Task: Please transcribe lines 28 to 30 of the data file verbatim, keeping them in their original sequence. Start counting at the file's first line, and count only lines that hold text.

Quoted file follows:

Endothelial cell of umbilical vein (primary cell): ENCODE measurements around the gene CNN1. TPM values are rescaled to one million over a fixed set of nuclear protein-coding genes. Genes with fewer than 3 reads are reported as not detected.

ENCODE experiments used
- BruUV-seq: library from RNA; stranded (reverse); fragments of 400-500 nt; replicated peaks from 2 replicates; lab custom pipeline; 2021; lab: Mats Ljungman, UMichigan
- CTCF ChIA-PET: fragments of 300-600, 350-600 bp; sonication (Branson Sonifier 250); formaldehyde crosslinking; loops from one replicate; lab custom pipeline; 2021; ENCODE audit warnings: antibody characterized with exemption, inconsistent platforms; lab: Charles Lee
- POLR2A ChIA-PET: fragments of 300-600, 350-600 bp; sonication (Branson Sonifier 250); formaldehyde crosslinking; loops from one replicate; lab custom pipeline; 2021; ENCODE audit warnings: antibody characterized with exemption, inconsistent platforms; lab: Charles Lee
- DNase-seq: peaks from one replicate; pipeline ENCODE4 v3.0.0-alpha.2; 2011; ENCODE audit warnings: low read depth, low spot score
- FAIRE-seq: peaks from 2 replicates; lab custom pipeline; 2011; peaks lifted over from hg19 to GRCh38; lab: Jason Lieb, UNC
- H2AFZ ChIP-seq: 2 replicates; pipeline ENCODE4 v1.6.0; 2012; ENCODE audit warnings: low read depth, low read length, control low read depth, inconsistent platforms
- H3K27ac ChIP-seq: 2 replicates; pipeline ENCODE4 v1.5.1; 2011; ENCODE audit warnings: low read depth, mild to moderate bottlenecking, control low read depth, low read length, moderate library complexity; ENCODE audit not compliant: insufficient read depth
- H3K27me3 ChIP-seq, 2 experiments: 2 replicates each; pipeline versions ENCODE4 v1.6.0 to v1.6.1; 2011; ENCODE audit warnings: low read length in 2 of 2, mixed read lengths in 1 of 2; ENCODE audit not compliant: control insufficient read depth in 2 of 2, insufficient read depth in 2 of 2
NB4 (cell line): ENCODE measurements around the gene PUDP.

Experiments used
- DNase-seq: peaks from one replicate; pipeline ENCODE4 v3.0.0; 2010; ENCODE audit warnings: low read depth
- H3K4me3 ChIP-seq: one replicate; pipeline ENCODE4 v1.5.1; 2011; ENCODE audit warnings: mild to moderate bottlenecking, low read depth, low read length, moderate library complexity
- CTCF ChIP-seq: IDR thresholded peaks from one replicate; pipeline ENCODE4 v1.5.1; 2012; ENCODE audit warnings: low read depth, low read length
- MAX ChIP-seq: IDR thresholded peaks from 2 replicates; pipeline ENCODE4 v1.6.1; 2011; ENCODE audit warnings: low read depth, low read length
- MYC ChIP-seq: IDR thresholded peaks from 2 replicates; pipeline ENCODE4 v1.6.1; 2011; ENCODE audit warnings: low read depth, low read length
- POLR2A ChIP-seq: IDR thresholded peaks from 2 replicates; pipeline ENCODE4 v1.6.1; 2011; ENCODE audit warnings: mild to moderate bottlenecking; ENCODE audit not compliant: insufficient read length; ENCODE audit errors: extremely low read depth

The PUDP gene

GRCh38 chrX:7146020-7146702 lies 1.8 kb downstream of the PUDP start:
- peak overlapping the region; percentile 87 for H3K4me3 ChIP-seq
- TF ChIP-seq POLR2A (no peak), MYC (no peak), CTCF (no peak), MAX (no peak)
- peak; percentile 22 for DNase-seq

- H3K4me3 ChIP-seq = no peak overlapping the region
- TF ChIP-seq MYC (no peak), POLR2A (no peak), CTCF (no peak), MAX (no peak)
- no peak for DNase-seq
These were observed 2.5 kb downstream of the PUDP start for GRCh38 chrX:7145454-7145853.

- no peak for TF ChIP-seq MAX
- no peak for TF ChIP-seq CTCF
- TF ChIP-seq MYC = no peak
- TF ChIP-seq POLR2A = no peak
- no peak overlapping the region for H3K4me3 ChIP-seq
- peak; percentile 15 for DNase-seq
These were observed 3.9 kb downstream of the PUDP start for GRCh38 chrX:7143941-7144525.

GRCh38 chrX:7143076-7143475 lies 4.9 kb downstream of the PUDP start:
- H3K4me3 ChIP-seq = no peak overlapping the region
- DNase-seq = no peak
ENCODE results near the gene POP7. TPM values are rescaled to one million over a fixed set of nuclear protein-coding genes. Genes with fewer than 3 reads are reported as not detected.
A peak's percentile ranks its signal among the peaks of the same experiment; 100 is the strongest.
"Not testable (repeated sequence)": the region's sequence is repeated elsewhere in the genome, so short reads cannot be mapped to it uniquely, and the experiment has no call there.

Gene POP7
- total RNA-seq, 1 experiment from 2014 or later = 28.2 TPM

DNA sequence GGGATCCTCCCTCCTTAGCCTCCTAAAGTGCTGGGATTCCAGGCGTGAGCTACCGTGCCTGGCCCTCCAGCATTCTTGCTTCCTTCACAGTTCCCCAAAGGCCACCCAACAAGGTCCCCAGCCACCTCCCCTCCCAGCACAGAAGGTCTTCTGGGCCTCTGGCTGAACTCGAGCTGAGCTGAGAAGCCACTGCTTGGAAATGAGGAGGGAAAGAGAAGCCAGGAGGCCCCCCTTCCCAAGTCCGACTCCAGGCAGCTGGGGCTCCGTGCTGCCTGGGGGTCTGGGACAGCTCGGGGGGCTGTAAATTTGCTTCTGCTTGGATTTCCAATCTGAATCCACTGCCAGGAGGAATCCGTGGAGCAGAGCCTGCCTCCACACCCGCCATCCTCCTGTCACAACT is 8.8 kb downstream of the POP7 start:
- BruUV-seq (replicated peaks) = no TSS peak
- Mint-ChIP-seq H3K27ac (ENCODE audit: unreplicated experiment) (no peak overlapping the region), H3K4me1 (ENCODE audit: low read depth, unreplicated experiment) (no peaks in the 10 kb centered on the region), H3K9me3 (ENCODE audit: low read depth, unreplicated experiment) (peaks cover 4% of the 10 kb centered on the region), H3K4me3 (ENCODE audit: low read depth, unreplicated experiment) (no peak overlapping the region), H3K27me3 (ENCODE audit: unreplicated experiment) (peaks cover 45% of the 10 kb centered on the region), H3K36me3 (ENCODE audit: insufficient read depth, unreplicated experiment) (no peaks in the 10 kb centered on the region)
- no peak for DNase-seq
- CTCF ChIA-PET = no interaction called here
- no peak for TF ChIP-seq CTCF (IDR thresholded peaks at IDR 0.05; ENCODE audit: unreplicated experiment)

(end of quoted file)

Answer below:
- no peak for TF ChIP-seq MAX
- no peak for TF ChIP-seq CTCF
- TF ChIP-seq MYC = no peak